Recent report from the CBC: Globe and Mail loses copyright case.
The decision, from the Ontario Court of Appeal website:
Robertson v. Thomson Corporation (October 6, 2004).
This decision goes back to an issue from 1995 when freelance writer Heather Robertson disagreed with the Globe and Mail's publication of her articles in Info Globe (long since absorbed by Dow Jones Interactive, now known as Factiva), the CD-ROM version of the Globe, and an electronic version of the Canadian Periodical Index in addition to the hard copy of her newspaper. The Court of Appeal upheld the lower court's decision. My favourite quote of the decision, included in the CBC article and here taken completely out of any sort of context, is from Madam Justice Karen Weiler: "...a database is not a newspaper..."
The CBC speculates as to the implications for future uses of freelance material; however, this is a moot point. Since this decision (and possibly others like it) went to court back in the mid-90's, newspapers have presumably been covering themselves with appropriate terms of agreement when signing on freelance reporters and writers. I doubt we will see much in the way of change as far as users of electronic databases go.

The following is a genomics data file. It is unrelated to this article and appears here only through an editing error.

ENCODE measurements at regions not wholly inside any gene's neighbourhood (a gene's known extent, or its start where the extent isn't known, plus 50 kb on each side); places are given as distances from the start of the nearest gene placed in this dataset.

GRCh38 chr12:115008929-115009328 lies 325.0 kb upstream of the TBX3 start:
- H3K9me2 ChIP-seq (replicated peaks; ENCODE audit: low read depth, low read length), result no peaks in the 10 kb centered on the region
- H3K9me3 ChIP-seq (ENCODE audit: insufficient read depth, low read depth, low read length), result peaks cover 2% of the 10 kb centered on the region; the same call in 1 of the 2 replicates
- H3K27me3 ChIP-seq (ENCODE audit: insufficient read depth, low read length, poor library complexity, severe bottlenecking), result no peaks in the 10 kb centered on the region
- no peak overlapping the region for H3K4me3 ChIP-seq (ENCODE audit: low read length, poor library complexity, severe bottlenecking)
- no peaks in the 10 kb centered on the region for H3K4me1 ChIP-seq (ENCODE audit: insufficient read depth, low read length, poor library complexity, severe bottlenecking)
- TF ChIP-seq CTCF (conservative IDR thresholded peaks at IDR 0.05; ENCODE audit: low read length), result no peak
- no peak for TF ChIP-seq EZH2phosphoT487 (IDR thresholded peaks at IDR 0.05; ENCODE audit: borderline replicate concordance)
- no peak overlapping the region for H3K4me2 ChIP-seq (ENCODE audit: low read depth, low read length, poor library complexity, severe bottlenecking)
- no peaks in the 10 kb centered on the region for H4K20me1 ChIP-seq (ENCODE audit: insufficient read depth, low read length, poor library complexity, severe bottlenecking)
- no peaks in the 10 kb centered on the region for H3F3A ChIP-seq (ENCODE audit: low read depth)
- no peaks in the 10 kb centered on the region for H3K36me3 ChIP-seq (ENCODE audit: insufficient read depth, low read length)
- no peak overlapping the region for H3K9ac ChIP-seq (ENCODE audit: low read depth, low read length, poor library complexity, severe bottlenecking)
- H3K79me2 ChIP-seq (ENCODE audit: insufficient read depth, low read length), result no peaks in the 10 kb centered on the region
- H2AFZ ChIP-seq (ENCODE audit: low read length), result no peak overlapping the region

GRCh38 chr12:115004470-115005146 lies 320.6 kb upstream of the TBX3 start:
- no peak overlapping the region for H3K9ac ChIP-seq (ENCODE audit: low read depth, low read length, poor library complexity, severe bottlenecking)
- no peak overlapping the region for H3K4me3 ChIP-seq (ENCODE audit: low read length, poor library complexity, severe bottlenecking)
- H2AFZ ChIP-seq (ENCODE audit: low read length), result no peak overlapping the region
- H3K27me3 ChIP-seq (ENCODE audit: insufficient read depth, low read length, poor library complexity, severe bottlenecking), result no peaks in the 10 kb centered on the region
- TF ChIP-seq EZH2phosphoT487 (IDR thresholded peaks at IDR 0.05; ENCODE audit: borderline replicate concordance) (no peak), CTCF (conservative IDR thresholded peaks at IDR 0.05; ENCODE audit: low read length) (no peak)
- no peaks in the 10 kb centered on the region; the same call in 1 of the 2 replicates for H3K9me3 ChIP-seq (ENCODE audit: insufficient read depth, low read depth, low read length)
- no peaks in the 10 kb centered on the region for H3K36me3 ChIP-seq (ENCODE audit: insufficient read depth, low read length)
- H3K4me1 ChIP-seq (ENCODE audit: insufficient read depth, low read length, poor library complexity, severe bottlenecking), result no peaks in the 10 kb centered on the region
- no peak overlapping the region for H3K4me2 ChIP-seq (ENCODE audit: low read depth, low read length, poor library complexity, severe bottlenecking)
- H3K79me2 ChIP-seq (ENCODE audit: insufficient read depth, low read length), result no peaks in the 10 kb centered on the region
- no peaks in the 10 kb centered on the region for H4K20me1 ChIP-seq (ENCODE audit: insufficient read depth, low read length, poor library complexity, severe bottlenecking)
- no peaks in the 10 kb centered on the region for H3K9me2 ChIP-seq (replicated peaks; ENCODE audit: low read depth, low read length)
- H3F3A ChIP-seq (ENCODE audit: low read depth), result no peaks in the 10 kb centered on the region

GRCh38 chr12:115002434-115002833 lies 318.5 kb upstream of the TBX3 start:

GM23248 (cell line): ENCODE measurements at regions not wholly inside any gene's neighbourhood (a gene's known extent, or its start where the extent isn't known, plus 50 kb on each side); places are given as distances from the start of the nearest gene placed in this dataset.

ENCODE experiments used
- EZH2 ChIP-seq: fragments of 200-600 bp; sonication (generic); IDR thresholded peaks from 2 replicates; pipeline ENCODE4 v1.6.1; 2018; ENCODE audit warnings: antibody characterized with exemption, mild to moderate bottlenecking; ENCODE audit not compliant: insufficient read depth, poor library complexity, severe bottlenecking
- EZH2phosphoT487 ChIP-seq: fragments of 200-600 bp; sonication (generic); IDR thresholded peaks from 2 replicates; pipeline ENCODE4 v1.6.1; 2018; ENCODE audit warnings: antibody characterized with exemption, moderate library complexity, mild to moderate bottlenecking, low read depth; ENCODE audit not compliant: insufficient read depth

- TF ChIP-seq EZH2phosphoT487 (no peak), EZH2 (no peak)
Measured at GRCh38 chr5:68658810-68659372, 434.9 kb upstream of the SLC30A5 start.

It is unlikely, however, we will ever see articles from the past reinstated to electronic databases. In many ways this is a shame. They will likely only be retrievable through a paper search which, for those of us who have searched manually through years' worth of old newspapers, is largely dooming those articles to obscurity.
Note this decision makes references back to the recent Supreme Court of Canada decision CCH Canadian Ltd. v. Law Society of Upper Canada,  1 S.C.R. 339; 2004 SCC 13 for definitions of copyright.
Thanks to Canuck Librarian for the tip on this!
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